Text: Matthew 6:25-34

“Therefore do not be anxious about tomorrow, for tomorrow will be anxious for itself. Sufficient for the day is its own trouble.” Matthew 6:34

For my daughter’s birthday, we went to see the movie Thor: Ragnarok. As he fights for survival and races against time to prevent the villainous Hela from destroying the Asgardian civilization (to a roaring Led Zeppelin soundtrack), Thor crash-lands on Sakaar, a garbage planet surrounded by wormholes. Here he finds himself in a savage gladiatorial contest against his former ally, Hulk. He must not only fight for survival, but must convince others who are hostile toward him that they can be part of a more heroic cause, including his sinister-prone brother, Loki. This is no easy task.

One of my favorite scenes in the film is when Thor is trying to explain the current reality to Bruce Banner, who is dazed and confused (sticking with the Led Zeppelin undertone) about his existence. Banner’s response is that he feels as if he has been thrown into a world that is intentionally designed to keep him stressed out all the time.

Maybe you’ve felt this way. One thing we can all agree on is that the story of our lives is less like Mayberry, and more like Sakaar, a place where we’ve crash-landed and must fight for survival. In the words of Job, “Man is born to trouble as surely as sparks fly upward” (Job 5:7). Fortunately, God gives us a survival manual for such a place.

In Matthew 6, Jesus has some comforting words for those who feel they have crash-landed on a planet rife with stress and anxiety. “Do not be anxious about your life,” he says. Then he guides his disciples to look at how natural things on this planet survive, such as birds and flowers. He asks, “Which of you by being anxious can add a single hour to his span of life?” Jesus told his followers that the Gentiles are anxious, essentially because they are focused on the world rather than His kingdom. The antidote to these unnatural predispositions to stress is found in seeking first the kingdom of God and His righteousness (Matthew 6:32-33).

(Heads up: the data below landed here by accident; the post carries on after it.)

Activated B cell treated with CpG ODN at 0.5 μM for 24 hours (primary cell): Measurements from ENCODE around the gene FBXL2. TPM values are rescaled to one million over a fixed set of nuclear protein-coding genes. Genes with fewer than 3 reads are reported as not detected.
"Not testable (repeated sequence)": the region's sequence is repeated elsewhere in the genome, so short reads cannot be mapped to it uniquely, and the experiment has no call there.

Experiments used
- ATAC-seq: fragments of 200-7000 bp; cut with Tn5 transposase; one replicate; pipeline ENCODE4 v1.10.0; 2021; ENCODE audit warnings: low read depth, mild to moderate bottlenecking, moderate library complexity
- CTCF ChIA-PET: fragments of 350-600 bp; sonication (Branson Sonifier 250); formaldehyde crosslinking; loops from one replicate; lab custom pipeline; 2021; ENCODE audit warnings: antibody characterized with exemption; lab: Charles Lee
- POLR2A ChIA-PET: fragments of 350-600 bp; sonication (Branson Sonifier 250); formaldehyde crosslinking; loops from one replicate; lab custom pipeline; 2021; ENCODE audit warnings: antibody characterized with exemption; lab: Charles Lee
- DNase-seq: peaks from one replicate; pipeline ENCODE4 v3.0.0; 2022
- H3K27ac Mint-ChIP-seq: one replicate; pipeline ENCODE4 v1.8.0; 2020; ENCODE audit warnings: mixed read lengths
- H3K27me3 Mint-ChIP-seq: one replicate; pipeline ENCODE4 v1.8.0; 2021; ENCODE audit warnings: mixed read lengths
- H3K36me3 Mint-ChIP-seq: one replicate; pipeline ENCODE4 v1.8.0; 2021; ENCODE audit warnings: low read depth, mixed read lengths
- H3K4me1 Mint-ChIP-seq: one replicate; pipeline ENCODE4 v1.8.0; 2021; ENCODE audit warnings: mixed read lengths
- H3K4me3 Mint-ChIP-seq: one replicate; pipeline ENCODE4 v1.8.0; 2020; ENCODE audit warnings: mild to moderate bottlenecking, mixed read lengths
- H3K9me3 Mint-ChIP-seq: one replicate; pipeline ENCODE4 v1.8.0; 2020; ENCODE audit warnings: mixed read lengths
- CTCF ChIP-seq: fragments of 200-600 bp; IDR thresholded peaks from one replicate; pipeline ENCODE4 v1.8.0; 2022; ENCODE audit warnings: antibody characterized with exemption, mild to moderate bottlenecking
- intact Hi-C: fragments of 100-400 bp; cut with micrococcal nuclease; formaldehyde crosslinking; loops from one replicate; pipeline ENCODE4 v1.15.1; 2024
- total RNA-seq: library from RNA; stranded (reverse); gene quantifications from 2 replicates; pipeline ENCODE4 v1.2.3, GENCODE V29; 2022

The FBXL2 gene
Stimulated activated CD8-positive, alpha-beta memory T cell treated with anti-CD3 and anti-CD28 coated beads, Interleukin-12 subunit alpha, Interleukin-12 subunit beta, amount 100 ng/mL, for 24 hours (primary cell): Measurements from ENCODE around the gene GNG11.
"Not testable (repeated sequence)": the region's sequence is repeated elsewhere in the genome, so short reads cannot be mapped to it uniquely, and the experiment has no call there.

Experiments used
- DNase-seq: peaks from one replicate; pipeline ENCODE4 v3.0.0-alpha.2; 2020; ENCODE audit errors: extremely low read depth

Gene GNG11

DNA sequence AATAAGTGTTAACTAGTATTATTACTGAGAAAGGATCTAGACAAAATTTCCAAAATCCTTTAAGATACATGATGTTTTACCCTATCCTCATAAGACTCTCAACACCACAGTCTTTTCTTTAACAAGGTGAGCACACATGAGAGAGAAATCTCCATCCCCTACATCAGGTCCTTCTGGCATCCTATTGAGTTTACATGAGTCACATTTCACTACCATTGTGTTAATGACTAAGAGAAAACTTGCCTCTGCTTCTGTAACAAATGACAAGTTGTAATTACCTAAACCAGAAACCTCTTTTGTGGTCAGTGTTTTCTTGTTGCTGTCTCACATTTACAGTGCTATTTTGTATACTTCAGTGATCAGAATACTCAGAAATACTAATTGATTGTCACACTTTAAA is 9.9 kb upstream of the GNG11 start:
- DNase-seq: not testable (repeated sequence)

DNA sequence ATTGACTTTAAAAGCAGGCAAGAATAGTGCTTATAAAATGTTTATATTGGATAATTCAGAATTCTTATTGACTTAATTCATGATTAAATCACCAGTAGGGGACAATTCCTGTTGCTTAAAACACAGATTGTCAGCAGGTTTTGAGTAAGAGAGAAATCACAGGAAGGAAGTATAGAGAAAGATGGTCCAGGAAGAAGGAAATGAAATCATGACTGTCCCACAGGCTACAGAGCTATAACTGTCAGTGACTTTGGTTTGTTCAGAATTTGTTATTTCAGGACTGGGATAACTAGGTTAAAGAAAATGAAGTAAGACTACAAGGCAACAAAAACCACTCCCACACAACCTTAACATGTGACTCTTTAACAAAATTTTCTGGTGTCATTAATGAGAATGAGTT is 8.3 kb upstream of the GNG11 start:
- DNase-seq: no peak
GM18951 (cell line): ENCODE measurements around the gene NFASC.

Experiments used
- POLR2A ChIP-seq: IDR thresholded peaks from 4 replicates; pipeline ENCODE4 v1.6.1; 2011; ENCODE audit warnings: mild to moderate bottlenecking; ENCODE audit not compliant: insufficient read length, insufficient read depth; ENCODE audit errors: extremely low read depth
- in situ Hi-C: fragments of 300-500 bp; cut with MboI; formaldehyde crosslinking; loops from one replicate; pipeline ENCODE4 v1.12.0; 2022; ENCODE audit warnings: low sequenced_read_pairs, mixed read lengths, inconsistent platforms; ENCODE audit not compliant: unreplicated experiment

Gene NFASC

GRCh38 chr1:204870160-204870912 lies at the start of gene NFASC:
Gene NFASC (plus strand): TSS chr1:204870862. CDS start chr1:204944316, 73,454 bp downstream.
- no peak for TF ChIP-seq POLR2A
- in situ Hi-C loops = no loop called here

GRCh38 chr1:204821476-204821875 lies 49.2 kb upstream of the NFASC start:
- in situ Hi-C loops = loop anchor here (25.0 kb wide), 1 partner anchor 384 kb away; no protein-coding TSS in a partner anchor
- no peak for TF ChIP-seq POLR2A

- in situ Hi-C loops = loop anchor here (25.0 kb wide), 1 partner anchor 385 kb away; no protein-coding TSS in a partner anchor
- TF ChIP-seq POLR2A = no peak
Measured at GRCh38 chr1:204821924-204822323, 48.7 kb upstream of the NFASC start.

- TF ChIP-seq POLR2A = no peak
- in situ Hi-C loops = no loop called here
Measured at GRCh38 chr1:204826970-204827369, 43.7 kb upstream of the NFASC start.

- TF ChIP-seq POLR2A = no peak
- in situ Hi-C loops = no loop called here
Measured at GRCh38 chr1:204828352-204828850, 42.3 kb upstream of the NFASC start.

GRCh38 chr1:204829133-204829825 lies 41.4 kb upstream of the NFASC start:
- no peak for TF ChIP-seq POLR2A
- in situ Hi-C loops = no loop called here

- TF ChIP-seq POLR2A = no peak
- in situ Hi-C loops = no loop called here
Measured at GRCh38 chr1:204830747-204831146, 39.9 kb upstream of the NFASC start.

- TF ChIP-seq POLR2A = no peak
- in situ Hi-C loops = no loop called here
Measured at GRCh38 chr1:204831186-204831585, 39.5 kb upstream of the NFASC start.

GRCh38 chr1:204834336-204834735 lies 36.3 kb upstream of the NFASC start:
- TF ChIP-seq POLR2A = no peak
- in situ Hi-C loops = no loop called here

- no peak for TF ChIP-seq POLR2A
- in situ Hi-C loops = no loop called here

When we are dealing with a family crisis, financial hardship, health issues, conflict in the workplace, holiday stress, uncertainty about the future, or just feelings of being lost and alone, the pressure can be overwhelming. Yet Jesus invites us into a place of rest: “Come to me, all who labor and are heavy laden, and I will give you rest” (Matthew 11:28). This place of rest is a refuge from the whirlwind of worry and panic.

God keeps those in perfect peace who fix their thoughts on Him (Isaiah 26:3). Wherever you may have crash-landed this week, remember that God offers a survival manual for those in distress. And in that manual He says “Fear not” (Matthew 10:31), and “take courage”—I have overcome this place (John 16:33).

PRAYER

Heavenly Father, sometimes the stress is overwhelming. In those times, help us to remember that there is nothing we will ever face that has the capacity to overwhelm you. May we find peace in knowing Jesus has overcome this world and in trusting in your faithfulness over every area of our lives. In Jesus’ name, amen.

Questions for Reflection and/or Family Discussion:

  1. Who is the strongest Avenger? A great debate for the kids!
  2. Have you ever felt like Bruce Banner, overwhelmed by a world set on keeping you stressed out?
  3. Why is it so easy to get preoccupied with our own needs and struggle to find rest in God’s faithfulness?
  4. How is God described in Matthew 6:32 and how should that find significance in our daily lives?
  5. What has God promised to those who seek first His kingdom and His righteousness? How will that be fleshed out in your life this week?

Subscribe to “Abiding In Him” and get the latest devotional in your Inbox once a week.

Related Posts

Make Ready for the King: Advent Devotional This season of Advent, may the anticipation of new life, new beginnings, and new possibilities give us hope unimaginable.
When I Don’t Feel Very ‘Christian’ Justification by Faith Alone: When you need assurance of your identity in Christ and your position in His family, remember that God cannot lie.
The Art of Abandonment What we can learn from the art of abandonment: It's about bringing out a hidden beauty where others only see ruin, decay, or worthlessness.
What You and The Houston Astros Have In Common You and the World Series champions have something in common: You both have a front office actively working for your favor and the future good of your life. You can trust the front office!

Jimmy is a speaker, author, and founder of Breakaway Outreach; a missions network aimed at empowering the lives of youth, children, and under-served communities with gospel transformation and social resilience.